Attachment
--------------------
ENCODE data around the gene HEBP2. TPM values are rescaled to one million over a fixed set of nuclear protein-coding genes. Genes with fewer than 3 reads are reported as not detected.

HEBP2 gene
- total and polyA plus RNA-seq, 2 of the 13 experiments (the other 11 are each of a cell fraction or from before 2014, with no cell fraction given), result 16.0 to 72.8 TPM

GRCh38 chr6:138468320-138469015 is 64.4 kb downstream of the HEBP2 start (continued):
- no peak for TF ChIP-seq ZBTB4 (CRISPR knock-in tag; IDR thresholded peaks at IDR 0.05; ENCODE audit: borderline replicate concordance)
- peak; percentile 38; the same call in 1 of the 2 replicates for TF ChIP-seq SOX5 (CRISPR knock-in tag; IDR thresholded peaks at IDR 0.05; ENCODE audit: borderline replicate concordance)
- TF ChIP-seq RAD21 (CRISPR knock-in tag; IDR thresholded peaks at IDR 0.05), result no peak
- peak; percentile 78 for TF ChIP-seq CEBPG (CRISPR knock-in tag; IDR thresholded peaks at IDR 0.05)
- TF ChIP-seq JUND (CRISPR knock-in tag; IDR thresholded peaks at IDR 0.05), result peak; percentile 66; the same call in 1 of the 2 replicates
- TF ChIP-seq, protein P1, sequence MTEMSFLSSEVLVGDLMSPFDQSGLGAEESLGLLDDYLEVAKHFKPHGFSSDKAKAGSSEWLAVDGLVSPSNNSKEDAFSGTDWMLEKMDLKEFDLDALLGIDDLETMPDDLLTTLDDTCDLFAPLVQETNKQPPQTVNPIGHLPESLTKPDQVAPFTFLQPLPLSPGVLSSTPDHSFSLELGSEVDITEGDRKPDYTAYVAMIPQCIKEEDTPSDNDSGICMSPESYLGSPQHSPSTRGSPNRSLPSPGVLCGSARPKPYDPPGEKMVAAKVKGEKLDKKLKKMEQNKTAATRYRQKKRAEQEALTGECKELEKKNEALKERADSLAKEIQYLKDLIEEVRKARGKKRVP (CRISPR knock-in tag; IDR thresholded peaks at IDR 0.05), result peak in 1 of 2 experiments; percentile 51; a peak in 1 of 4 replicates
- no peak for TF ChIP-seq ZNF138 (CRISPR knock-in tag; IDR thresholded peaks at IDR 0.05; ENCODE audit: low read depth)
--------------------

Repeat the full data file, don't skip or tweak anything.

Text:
ENCODE data around the gene HEBP2. TPM values are rescaled to one million over a fixed set of nuclear protein-coding genes. Genes with fewer than 3 reads are reported as not detected.

HEBP2 gene
- total and polyA plus RNA-seq, 2 of the 13 experiments (the other 11 are each of a cell fraction or from before 2014, with no cell fraction given), result 16.0 to 72.8 TPM

GRCh38 chr6:138468320-138469015 is 64.4 kb downstream of the HEBP2 start (continued):
- no peak for TF ChIP-seq ZBTB4 (CRISPR knock-in tag; IDR thresholded peaks at IDR 0.05; ENCODE audit: borderline replicate concordance)
- peak; percentile 38; the same call in 1 of the 2 replicates for TF ChIP-seq SOX5 (CRISPR knock-in tag; IDR thresholded peaks at IDR 0.05; ENCODE audit: borderline replicate concordance)
- TF ChIP-seq RAD21 (CRISPR knock-in tag; IDR thresholded peaks at IDR 0.05), result no peak
- peak; percentile 78 for TF ChIP-seq CEBPG (CRISPR knock-in tag; IDR thresholded peaks at IDR 0.05)
- TF ChIP-seq JUND (CRISPR knock-in tag; IDR thresholded peaks at IDR 0.05), result peak; percentile 66; the same call in 1 of the 2 replicates
- TF ChIP-seq, protein P1, sequence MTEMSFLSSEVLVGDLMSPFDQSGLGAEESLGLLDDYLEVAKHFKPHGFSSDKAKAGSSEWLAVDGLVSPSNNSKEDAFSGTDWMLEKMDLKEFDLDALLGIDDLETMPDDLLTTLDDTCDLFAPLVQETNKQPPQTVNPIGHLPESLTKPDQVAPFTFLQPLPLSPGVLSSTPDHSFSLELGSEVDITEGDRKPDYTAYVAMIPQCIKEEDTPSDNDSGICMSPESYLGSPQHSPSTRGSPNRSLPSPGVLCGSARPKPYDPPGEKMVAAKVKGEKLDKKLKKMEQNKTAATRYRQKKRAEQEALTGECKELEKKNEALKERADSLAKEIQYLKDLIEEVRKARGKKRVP (CRISPR knock-in tag; IDR thresholded peaks at IDR 0.05), result peak in 1 of 2 experiments; percentile 51; a peak in 1 of 4 replicates
- no peak for TF ChIP-seq ZNF138 (CRISPR knock-in tag; IDR thresholded peaks at IDR 0.05; ENCODE audit: low read depth)